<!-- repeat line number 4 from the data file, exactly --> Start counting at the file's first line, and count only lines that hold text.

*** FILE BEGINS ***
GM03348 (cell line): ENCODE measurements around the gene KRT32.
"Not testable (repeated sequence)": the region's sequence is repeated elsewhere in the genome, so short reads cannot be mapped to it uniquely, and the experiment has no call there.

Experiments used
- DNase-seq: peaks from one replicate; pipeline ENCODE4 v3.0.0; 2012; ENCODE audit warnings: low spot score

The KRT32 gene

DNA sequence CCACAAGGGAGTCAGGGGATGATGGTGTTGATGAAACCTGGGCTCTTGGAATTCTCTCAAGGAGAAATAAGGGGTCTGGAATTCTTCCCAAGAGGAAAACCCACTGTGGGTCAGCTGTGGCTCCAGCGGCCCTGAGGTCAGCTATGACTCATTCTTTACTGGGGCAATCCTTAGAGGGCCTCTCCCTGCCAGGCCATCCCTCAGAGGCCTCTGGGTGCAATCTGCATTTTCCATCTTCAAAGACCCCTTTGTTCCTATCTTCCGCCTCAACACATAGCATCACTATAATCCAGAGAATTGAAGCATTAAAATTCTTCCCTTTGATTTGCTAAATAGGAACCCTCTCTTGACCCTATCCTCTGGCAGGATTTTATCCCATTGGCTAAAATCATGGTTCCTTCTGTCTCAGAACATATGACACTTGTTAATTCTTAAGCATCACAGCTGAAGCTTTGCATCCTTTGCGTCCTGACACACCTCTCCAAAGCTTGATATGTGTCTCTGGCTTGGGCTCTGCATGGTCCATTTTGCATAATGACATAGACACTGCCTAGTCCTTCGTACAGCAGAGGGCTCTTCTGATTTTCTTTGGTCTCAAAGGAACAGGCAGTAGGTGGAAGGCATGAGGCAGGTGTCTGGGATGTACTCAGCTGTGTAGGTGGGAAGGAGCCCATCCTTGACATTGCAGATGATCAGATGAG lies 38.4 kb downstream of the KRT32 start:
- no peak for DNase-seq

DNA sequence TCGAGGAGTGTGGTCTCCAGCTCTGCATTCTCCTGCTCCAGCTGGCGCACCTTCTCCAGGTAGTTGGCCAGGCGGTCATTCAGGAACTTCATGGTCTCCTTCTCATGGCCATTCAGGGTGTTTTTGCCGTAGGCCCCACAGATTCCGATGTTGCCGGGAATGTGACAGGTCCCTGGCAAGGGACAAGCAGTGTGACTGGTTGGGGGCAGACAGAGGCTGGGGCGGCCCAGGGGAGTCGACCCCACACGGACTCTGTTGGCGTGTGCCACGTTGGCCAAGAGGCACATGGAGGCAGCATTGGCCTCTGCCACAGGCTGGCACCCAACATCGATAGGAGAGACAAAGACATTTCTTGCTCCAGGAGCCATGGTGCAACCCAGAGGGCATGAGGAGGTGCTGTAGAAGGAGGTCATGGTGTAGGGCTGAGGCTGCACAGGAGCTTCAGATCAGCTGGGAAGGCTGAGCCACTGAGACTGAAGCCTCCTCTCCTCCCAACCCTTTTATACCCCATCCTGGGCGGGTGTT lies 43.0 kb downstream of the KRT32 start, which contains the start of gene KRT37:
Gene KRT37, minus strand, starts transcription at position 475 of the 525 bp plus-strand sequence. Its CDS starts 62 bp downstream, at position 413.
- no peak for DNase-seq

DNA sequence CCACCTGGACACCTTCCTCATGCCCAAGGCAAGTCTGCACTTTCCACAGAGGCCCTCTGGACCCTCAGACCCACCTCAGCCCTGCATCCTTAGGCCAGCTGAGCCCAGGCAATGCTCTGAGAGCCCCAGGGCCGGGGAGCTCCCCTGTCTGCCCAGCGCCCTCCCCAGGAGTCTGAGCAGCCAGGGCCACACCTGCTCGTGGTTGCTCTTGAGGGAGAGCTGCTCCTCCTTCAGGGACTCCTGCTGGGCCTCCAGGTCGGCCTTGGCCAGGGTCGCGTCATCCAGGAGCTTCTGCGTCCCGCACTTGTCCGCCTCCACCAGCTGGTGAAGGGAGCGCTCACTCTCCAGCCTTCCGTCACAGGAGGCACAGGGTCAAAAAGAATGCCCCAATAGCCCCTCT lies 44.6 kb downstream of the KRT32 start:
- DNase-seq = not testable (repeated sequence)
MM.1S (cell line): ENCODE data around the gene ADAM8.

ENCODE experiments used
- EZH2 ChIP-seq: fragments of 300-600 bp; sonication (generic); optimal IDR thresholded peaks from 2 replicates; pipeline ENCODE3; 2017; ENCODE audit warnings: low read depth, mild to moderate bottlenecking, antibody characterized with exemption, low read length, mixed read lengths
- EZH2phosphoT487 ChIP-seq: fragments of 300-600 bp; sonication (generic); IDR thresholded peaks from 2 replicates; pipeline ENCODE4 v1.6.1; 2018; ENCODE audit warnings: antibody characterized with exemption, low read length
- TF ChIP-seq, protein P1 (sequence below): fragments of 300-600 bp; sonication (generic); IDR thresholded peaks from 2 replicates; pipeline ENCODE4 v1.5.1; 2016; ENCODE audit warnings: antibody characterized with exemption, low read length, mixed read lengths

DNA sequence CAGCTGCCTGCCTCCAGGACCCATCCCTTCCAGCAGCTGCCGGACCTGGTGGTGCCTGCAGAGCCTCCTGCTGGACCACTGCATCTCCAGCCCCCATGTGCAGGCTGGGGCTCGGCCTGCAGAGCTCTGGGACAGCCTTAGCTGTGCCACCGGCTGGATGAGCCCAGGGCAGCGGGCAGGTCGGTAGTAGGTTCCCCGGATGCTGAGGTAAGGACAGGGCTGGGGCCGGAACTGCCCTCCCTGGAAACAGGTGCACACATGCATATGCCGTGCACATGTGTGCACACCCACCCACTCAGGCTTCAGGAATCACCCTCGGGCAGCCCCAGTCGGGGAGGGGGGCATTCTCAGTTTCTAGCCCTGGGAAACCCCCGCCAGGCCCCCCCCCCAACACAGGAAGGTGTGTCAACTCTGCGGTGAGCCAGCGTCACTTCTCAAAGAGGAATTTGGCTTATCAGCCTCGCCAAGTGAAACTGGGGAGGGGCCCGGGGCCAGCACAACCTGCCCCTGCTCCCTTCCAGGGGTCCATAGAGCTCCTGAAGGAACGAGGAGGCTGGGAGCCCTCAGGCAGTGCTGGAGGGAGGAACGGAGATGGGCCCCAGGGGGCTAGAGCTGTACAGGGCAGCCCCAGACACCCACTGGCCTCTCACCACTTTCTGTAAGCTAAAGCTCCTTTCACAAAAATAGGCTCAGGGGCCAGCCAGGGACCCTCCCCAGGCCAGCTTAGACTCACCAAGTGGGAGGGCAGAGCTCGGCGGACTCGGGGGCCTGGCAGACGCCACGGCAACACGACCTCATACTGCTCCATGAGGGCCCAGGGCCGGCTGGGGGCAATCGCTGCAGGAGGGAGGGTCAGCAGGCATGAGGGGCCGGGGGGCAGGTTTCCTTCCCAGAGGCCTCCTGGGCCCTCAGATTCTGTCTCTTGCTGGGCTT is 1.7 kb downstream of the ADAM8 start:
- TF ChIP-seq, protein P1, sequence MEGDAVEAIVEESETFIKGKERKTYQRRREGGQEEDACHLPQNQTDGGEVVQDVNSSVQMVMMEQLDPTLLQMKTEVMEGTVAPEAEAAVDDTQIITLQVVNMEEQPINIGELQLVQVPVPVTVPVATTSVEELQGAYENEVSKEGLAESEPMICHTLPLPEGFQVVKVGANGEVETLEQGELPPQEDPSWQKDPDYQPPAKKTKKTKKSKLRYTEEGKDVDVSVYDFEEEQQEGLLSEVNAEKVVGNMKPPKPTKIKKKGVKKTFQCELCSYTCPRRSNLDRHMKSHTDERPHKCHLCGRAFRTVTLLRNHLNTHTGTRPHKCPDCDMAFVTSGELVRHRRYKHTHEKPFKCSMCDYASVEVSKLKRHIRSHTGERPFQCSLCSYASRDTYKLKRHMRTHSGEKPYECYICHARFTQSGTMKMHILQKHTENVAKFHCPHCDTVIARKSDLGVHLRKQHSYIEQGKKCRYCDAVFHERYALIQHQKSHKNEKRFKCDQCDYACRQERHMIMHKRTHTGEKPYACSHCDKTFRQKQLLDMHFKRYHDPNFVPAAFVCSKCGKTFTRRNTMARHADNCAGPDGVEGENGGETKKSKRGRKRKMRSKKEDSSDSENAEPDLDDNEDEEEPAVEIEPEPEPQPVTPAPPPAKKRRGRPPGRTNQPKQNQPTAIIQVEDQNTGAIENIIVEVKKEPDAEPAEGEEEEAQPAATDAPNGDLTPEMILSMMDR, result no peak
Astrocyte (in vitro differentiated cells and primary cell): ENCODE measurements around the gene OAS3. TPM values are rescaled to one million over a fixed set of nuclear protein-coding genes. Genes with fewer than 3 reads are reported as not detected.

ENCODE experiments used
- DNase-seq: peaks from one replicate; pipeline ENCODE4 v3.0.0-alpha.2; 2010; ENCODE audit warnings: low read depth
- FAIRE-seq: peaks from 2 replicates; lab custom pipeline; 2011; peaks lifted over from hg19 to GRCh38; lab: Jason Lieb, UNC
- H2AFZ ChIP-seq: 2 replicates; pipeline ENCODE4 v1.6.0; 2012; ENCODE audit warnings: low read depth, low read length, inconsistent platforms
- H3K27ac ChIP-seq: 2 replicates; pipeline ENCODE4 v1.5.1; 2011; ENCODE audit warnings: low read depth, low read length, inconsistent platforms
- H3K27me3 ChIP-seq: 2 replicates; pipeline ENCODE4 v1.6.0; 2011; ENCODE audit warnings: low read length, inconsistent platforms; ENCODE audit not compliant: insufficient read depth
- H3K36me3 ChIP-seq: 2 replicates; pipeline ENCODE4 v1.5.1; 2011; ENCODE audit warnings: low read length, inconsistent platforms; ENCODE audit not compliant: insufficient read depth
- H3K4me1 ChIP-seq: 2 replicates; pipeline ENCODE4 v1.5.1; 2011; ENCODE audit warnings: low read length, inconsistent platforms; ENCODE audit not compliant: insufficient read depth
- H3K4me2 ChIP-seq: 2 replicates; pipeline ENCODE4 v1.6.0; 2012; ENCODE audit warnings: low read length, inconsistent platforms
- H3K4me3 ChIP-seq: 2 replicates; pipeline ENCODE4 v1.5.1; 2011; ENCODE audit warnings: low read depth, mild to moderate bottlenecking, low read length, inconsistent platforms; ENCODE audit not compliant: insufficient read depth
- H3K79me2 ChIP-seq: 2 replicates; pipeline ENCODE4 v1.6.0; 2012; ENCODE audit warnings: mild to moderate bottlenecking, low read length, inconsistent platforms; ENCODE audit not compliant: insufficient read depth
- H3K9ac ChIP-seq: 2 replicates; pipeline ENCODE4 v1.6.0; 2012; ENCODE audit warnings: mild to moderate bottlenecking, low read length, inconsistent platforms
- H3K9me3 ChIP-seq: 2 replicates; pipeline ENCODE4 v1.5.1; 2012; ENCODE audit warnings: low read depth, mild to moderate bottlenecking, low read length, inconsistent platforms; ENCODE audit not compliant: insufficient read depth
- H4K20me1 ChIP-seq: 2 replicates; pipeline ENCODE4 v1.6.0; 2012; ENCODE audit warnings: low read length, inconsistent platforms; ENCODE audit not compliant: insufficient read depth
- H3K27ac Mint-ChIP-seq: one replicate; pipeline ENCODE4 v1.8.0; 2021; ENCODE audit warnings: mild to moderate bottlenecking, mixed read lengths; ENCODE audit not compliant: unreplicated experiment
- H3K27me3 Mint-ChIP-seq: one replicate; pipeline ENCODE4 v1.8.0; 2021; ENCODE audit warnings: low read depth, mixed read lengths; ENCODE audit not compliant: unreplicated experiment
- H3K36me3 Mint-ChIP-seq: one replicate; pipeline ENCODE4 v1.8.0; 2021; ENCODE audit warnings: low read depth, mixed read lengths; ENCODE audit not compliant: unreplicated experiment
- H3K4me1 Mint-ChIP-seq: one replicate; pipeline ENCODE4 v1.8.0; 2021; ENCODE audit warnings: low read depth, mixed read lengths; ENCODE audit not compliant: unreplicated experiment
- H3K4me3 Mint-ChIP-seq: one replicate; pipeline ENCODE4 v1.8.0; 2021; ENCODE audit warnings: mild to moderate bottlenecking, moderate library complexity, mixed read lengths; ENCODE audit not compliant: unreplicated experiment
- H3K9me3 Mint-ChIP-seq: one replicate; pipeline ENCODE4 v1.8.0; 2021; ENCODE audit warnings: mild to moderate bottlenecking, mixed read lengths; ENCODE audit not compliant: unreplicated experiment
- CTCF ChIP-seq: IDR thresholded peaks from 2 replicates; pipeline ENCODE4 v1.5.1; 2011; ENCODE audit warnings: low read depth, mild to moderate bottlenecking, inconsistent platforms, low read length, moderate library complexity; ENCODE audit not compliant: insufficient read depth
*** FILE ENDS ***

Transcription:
- DNase-seq: peaks from one replicate; pipeline ENCODE4 v3.0.0; 2012; ENCODE audit warnings: low spot score